“Fear the Future” A thunderous apocalyptic song with a gleaming core, in many ways this track shows Clark at the peak of her powers. This may be too chaotic for pop airplay, but it has the potential to be a game changer.
Robert Plant’s “Carry Fire”
Far removed from Led Zeppelin, Robert Plant can still stun. He doesn’t scream or belt the way he used to, but right from opening track “The May Queen,” Plant shows he is still following the same muse. His tight band, The Sensational Space Shifters, give him the room he needs to flex his muscles, even as he sings tenderly over, “New World…,” a shoegaze-tinged rocking ballad.
“Dance With You Tonight” sounds like Spiritualized giving a sunny reinterpretation of the Velvet Underground, while you can hear ghosts of both “Over the Hills and Far Way” and “Thank You” in “Season’s Song.”
In recent years, Plant has been firmly embracing trip-hop influence. Much like you could in his 2005 single, “Shine It All Around,” you can hear that presence in the dark piano lament, “A Way With Words" and the nearly “drum-n-bass” minded “Keep it Hid.”
Plant is an undeniable legend who is now able to milk the most emotion out of a song with just a smooth croon. His voice is still a truly remarkable instrument and this forward-thinking, adventurous set continues his legacy quite well.
“Bluebirds over the Mountain” This is a radically-reworked Ersel Hickey cover. The guitar riff on this track creates an incredible wall. At its core, it’s really a basic blues song and at the same time, it sounds like it is in the Zeppelin mold. A little way into the cut, Plant works himself up to a scream for just a moment and summons a strong flashback.
“Carry Fire” Foreboding and stirring at the same time, this track is darkly beautiful as Plant sings the lines, “I’ll carry fire for you / Just like I scarred you.” The level of musicianship here by Plant’s band here is astounding.
“Season’s Song” This track just gently hits Plant right in his wheelhouse. It should soon become a fan favorite.
Wu-Tang’s “The Saga Continues”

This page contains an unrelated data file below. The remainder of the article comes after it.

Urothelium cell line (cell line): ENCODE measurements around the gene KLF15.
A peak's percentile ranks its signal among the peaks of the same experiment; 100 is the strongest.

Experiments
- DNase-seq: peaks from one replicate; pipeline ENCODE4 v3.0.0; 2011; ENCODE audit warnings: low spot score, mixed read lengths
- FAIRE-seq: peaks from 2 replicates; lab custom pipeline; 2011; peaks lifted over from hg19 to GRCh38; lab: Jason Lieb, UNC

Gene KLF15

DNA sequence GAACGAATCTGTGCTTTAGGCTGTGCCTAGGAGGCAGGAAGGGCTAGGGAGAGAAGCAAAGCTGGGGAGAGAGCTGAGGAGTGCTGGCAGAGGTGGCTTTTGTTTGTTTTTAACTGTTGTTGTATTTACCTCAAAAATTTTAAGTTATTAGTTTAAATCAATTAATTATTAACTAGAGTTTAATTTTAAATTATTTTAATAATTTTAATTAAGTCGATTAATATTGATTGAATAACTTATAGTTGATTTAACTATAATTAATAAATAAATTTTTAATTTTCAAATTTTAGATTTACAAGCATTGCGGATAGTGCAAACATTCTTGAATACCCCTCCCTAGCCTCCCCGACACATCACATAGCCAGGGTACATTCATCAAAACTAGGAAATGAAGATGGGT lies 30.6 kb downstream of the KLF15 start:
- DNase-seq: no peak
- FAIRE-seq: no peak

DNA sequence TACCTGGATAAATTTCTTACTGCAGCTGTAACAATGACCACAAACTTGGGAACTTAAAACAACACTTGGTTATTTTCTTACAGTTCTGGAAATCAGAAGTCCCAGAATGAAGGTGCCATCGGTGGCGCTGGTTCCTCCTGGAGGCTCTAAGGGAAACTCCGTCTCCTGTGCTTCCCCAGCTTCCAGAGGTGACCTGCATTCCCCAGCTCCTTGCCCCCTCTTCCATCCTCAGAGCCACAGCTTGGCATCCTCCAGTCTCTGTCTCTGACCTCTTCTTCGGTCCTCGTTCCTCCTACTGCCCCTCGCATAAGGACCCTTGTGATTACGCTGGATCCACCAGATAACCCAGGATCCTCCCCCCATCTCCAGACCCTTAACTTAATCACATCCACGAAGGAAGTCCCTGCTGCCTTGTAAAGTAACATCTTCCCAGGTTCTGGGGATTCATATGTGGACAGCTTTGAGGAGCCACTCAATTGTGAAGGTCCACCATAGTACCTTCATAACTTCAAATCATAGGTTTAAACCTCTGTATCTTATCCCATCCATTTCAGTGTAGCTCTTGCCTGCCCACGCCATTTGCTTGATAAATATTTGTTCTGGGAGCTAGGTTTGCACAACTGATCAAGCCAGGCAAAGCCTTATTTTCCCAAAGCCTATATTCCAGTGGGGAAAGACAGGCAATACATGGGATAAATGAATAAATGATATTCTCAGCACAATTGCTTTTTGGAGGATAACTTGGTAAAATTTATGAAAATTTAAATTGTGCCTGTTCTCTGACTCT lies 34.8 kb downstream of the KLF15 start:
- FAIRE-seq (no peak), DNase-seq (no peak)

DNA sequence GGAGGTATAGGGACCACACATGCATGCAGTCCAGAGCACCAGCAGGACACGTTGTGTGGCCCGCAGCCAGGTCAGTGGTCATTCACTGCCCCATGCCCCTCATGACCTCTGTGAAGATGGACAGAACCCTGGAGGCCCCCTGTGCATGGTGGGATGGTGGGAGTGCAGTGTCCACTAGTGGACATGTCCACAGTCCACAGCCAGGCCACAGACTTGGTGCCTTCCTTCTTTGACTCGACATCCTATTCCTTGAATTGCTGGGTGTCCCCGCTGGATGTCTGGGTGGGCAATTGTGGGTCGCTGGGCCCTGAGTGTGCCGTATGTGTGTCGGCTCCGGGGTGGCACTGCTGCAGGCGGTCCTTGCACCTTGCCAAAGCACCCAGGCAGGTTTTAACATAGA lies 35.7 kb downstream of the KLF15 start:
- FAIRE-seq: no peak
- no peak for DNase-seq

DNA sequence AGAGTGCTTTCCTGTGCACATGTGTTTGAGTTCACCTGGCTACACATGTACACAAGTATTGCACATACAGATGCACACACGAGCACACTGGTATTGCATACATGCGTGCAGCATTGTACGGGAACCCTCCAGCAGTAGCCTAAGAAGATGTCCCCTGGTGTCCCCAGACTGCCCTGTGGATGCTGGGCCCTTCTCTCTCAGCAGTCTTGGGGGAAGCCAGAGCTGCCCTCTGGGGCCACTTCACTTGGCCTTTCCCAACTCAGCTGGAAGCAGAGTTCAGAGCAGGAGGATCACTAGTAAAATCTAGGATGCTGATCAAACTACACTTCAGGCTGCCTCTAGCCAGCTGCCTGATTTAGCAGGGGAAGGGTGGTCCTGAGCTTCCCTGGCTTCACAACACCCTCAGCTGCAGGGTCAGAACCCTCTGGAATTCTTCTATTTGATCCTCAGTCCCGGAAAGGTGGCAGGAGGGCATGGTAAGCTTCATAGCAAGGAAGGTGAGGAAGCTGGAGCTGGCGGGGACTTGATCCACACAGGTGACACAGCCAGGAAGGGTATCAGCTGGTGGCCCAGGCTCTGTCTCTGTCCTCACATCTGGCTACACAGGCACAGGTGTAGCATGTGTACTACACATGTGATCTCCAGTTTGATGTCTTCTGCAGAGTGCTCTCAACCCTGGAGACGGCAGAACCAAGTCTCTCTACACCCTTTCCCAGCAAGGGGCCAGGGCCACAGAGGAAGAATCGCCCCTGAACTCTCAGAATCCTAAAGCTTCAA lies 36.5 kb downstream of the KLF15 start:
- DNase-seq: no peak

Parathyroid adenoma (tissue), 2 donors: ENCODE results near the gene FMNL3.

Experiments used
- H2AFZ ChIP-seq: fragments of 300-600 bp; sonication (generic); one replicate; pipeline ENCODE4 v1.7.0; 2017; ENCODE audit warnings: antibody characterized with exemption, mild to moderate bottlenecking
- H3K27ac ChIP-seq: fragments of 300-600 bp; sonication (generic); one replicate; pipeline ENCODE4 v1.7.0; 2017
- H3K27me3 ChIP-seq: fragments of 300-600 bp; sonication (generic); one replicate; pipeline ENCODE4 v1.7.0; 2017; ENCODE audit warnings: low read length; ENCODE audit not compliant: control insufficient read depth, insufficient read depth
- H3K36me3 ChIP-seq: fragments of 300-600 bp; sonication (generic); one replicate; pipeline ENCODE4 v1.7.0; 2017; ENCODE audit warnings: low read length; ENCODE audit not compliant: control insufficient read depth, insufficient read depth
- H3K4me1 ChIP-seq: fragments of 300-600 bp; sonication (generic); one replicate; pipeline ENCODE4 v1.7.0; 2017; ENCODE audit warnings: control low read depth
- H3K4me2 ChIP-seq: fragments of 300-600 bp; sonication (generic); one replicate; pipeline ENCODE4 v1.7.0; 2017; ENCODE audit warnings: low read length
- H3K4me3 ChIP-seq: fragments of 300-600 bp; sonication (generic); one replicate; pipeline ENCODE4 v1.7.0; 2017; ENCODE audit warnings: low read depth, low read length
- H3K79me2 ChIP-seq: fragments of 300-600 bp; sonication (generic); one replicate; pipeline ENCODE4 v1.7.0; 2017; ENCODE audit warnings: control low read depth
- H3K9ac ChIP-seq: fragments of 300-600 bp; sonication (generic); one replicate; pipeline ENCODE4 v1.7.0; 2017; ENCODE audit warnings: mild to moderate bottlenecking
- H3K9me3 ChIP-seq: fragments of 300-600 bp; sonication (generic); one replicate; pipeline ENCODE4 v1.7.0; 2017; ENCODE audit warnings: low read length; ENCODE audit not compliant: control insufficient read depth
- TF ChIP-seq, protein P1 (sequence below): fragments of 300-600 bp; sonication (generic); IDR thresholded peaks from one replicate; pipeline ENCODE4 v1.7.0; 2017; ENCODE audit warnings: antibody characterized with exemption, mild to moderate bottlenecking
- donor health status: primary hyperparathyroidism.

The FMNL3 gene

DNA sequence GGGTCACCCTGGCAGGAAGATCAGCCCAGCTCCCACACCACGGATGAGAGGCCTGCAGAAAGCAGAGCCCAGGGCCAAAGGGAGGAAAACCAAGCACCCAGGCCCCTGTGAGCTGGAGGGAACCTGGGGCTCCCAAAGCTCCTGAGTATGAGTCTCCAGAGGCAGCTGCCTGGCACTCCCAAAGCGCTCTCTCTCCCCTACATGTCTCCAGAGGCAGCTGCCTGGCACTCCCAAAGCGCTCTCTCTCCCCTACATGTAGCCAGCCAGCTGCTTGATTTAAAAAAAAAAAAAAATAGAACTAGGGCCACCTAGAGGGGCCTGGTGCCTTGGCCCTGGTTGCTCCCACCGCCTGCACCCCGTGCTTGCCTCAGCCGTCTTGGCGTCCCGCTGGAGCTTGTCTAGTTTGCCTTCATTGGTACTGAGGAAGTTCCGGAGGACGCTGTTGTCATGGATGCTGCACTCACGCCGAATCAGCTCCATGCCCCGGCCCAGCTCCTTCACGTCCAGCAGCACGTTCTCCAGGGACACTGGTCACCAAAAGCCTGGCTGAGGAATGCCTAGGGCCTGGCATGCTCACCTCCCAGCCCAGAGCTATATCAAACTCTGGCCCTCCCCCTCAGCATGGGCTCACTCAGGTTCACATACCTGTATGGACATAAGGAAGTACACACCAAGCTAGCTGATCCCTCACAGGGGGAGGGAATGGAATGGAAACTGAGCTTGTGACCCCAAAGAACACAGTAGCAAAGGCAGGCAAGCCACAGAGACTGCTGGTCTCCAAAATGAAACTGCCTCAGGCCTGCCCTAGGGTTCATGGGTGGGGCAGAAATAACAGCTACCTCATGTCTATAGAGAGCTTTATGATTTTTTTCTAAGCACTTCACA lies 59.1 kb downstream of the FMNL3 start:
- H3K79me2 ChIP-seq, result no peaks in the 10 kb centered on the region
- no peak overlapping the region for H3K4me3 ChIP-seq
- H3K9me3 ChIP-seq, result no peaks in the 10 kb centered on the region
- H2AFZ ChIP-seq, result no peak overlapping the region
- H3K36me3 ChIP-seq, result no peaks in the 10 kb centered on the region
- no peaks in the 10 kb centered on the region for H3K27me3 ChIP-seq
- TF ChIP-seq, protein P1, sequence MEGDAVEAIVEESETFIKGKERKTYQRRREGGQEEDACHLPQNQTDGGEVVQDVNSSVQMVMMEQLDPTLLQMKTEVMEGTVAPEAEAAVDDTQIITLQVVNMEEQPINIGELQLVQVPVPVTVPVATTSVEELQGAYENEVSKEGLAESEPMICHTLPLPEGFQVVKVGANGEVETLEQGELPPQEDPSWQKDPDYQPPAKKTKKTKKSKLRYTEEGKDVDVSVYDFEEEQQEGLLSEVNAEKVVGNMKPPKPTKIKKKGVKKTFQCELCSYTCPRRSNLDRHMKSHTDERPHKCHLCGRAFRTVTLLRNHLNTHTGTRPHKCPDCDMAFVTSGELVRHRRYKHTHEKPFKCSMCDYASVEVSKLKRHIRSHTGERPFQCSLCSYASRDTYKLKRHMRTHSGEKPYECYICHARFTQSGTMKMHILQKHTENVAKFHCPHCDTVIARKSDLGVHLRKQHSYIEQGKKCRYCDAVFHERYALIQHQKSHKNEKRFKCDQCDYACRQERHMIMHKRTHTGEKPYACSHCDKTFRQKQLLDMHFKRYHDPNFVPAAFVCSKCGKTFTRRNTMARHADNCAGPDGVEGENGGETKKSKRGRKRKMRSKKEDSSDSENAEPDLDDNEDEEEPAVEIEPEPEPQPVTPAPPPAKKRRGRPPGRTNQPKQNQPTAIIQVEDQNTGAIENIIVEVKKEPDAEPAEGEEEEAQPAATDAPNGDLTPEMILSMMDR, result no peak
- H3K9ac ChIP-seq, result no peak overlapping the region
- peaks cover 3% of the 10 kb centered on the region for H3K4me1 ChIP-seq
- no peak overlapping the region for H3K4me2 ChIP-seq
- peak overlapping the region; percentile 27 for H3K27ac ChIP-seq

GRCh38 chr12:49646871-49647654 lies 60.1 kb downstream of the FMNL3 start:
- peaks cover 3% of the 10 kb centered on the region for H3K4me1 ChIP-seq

“The Saga Continues” is more of a Wu-Tang brand product than a proper Wu-Tang Clan album. Put together by DJ Mathematics (the designer of the group’s famous logo), this is a compilation of sorts. Notice, it is credited to just “Wu-Tang” and not “Wu-Tang Clan.”
Although its credentials may seem a bit dubious, it showcases a lot of the hallmarks the Wu’s work. The dusty kung-fu movie samples and the interplay between Wu members summon memories of better, classic records. You miss the frantic energy the crew once had, but when you hear RZA and Method Man, Raekwon and Ghostface Killah on these tracks working alongside each other, there’s no denying that there is still magic there.
If you are a Wu fan who likes GZA or U-God, look elsewhere. They aren’t here. Redman and the late Sean Price are here, though, with the former making three appearances. When Method Man and Redman join forces on “Hood Go Bang!” the results are fiery.
This record will probably get additional attention because the Wu’s last official release was 2015’s “Once Upon a Time in Shaolin,” a one-of-a-kind album bought for $2 million by pharmaceutical executive Martin Shkreli. Inspektah Deck gives him a not-so-happy shout-out on “Lesson Learn’d,” where he says, “My price heightened like the pills Martin Shkreli sells.”
In the end, if you are a Wu fan, this mixtape of sorts is a decent offering. It is a far cry from say, “Enter the Wu-Tang (36 Chambers),” but that is to be expected.
“Hood Go Bang!” (Featuring Method Man and Redman) This recalls the grittiness of the past. Like a lot of tracks on here, this is way too brief, but it at least summons the magic for a second.
“If Time is Money (Fly Navigation)” (Featuring Method Man) A solo Method Man track, essentially, proving he can still drop some slick, cryptic street-wise rhymes.